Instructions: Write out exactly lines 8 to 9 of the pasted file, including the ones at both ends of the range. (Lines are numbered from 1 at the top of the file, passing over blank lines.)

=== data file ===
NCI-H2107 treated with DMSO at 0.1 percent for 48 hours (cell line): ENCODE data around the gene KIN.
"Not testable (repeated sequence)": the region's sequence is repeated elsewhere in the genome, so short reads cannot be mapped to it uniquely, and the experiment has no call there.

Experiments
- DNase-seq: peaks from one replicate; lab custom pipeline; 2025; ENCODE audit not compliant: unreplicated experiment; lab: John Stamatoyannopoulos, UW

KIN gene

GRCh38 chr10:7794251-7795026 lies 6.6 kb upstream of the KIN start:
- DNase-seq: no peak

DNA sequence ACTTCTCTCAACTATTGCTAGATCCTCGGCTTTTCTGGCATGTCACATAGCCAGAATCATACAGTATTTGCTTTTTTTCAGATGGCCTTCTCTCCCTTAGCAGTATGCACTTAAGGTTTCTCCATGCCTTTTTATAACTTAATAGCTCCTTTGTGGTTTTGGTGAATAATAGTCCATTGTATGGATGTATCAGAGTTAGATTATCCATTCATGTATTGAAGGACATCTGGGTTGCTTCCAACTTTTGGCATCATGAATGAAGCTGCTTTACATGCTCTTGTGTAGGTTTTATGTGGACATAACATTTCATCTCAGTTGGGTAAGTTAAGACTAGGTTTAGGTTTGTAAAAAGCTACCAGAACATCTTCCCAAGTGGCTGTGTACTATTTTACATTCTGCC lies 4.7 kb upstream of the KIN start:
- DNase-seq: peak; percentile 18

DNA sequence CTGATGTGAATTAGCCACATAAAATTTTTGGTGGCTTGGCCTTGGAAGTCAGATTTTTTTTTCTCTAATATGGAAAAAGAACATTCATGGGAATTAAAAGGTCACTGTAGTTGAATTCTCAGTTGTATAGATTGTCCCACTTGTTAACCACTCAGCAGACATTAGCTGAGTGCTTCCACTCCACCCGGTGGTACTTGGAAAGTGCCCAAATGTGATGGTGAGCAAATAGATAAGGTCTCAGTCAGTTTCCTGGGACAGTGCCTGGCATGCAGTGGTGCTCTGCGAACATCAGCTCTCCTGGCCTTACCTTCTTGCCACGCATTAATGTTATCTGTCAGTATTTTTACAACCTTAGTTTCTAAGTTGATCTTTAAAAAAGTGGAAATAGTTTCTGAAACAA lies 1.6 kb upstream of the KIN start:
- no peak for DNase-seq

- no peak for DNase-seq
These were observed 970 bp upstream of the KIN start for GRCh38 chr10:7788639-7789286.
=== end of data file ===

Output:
DNA sequence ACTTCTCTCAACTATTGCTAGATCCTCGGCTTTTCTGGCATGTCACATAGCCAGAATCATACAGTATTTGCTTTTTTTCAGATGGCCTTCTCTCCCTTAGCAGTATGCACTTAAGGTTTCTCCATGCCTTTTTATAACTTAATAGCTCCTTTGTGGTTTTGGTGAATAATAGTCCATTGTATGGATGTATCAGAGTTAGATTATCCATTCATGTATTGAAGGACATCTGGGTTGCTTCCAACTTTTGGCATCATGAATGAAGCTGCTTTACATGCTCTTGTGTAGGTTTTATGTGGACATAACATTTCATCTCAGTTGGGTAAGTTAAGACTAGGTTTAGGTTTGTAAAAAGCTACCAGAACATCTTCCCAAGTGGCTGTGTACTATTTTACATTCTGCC lies 4.7 kb upstream of the KIN start:
- DNase-seq: peak; percentile 18